A growing earnings gap between those with a college education and those without is creating economic and cultural rifts throughout the country. Half a century ago, economic opportunity and upward mobility were available to many white Americans, regardless of where they lived and what kind of education they had. They could graduate from high school and find a job at a local factory and make a good wage, or graduate from college and sit behind a desk and make a slightly better wage. About 90 percent of kids born in the 1940s earned more than their parents did, according to work by Stanford economist Raj Chetty.
But beginning in the 1980s, the returns on a college education started growing, and more of the benefits of economic growth started accruing to only those with an education, as those without an education saw their opportunities shrink. People with a college degree or more now earn 50 percent of aggregate U.S. household income, up from 37 percent in 1991, while people with less than a high school degree now earn 5 percent, down from 12 percent in 1991, according to Census data. (1991 is the earliest year for which there is comparable data.)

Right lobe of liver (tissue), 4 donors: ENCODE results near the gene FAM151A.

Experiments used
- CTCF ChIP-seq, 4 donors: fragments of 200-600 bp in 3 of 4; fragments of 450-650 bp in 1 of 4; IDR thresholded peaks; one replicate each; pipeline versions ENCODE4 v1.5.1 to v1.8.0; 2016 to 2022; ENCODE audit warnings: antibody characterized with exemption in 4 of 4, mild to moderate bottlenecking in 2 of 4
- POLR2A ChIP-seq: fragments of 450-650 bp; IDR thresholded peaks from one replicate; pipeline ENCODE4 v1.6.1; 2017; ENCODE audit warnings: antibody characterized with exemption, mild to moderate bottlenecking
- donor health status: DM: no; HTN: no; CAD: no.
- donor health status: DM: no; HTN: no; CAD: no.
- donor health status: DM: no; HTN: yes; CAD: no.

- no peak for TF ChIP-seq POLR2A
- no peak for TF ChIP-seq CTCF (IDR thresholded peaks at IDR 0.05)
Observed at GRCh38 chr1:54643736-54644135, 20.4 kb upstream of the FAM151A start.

Today, people with a college degree are more likely than they used to be to move to metropolitan regions with good jobs and other people like them, and this means both that those regions do better over time and that the return on that education is even greater. Almost half of college graduates move out of their birth states by age 30, according to Enrico Moretti, an economist at Berkeley. Only 27 percent of high school graduates do.
Read more: America’s Great Divergence – The Atlantic